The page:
The Xinjiang Uyghur Autonomous Region in China is home to some 12 million indigenous Turkic speaking Muslims, primarily Uyghurs but also smaller numbers of Kazakhs and others. It is now one of the most heavily policed areas in the world. Inhabitants are controlled and monitored to an extraordinary degree and detained in extraordinary numbers. These extreme policies are justified by the claim that China is fighting Islamic radicalisation and extremism.
Here’s a puzzle:
In Kunduz (now northern Afghanistan) the Friday sermon was read in the name of the ruling dynasty of Bukhara rather than the local Qataghan dynasts, at least during the 1850s. The Friday sermon (khuṭba) has been an Islamic symbol of sovereignty for over a thousand years. However, Bukharan troops had never set foot in Kunduz, nor had they extracted resources from that territory (at least during the reign of the Manghits, 1747-1920).
I have been researching kinship in Kyrgyzstan since 2006 – in my recent book Blood Ties and the Native Son: Poetics of Patronage in Kyrgyzstan,[i] I explored the role of kinship and political patronage in the organization of community through the personal biography of one leader, and argued that such forms contribute to political participation and democratization. I have continued my research on these themes from 2016-2017 as part of the international project on ‘Informal governance and corruption- Transcending the Principal Agent and Collective Action Paradigms’ (funded by the British Academy-DFID Anti-Corruption Evidence (ACE)), traveling back to Kyrgyzstan to do an ethnography of informal governance, corruption, and lineage associations. My aim in this project was to find the local patterns of informality, in order to understand how relations of power and influence are organized in daily life. Continue reading Lineage associations in Kyrgyzstan, by Aksana Ismailbekova (Bonn International Center for Conversion)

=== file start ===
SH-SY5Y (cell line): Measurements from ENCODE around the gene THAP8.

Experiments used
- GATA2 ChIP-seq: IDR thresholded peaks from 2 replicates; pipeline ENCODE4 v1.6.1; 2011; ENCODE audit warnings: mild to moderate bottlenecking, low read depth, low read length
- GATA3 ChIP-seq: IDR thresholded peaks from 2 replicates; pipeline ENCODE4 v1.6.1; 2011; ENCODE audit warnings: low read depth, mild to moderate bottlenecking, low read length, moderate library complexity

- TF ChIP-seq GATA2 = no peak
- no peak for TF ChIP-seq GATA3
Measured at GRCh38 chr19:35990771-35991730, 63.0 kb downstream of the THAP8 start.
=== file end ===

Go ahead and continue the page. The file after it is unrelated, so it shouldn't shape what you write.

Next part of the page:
Last March the 3rd annual Regional Open Source Conference of Central Asia was held in Dushanbe, Tajikistan. The choice of Dushanbe as the host city (Tajikistan has the second lowest internet penetration in the region after Turkmenistan) made an important statement about how the conference organizers viewed the use of open source technology in Central Asia. The topics ranged from development, persons with disabilities, e-government, and education but carried a central theme of “Open Data, Open Systems and Open Technology”. An underlying current within these topics is the idea that through open source technology we can bypass existing infrastructure to create projects which directly affect the people they are intended to benefit.
Continue reading Open Source Society and Central Asia
Welcome to this inaugural post of “The Panarchy,” a blog series that will explore research that examines the dynamic interaction of social and ecological systems in Central Eurasia. The blog series takes its name from conceptual developments in “resilience thinking,” a branch of scholarship concerned with the triggers and processes that compose growth, collapse, and transformation in interconnected economic, ecological, and social systems across scales.
Continue reading The Panarchy: Welcome